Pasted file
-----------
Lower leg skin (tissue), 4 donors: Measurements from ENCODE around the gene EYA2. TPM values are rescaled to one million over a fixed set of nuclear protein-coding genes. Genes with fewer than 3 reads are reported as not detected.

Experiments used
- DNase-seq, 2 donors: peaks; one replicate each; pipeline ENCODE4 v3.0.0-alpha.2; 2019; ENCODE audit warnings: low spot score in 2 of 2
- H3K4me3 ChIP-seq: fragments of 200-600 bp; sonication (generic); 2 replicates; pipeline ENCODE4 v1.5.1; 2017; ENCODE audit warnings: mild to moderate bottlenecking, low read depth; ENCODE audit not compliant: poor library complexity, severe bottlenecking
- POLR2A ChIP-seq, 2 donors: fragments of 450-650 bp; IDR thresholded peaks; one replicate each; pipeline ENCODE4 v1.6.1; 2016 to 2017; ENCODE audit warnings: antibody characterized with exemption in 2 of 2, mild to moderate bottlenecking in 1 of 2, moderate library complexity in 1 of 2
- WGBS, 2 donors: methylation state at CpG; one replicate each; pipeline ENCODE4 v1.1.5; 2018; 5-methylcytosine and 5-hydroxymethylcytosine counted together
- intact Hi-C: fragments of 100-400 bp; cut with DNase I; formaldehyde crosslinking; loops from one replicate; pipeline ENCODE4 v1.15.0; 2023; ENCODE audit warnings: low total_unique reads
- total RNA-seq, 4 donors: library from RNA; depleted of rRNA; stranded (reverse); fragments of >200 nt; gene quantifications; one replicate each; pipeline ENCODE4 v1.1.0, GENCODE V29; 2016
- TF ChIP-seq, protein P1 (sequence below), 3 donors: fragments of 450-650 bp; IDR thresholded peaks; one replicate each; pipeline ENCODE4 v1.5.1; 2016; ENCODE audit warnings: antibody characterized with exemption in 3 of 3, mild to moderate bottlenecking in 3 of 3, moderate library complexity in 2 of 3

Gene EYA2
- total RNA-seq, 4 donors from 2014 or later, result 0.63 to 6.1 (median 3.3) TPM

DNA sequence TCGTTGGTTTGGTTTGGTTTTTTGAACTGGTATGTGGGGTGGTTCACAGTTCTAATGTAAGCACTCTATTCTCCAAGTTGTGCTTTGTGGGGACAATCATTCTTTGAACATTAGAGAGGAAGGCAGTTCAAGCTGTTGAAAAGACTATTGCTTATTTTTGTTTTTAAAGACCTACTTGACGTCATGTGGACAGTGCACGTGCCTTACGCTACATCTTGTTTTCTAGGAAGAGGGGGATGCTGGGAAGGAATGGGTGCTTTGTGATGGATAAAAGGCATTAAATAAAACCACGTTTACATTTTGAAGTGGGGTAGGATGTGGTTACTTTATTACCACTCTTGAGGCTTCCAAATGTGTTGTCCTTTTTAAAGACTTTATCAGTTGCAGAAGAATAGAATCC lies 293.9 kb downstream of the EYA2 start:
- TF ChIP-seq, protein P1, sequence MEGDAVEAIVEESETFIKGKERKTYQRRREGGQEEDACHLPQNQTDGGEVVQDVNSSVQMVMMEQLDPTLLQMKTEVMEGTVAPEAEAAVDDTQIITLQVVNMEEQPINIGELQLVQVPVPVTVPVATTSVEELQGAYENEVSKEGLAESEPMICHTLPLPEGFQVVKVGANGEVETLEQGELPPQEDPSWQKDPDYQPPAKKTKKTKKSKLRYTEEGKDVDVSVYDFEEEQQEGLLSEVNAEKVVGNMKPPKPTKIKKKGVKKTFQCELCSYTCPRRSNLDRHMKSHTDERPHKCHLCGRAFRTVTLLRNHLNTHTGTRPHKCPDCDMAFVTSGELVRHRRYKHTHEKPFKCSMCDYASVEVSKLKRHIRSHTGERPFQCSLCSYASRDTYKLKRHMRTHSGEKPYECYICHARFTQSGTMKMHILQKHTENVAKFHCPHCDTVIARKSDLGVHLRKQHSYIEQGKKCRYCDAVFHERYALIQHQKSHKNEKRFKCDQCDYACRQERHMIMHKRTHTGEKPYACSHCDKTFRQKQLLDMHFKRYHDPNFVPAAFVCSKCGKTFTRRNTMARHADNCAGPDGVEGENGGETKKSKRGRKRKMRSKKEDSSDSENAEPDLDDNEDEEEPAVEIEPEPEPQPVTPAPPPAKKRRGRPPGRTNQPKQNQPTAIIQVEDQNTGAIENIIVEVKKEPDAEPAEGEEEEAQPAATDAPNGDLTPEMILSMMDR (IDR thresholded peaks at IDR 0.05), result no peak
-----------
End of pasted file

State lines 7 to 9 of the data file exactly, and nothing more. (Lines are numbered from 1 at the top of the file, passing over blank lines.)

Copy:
- intact Hi-C: fragments of 100-400 bp; cut with DNase I; formaldehyde crosslinking; loops from one replicate; pipeline ENCODE4 v1.15.0; 2023; ENCODE audit warnings: low total_unique reads
- total RNA-seq, 4 donors: library from RNA; depleted of rRNA; stranded (reverse); fragments of >200 nt; gene quantifications; one replicate each; pipeline ENCODE4 v1.1.0, GENCODE V29; 2016
- TF ChIP-seq, protein P1 (sequence below), 3 donors: fragments of 450-650 bp; IDR thresholded peaks; one replicate each; pipeline ENCODE4 v1.5.1; 2016; ENCODE audit warnings: antibody characterized with exemption in 3 of 3, mild to moderate bottlenecking in 3 of 3, moderate library complexity in 2 of 3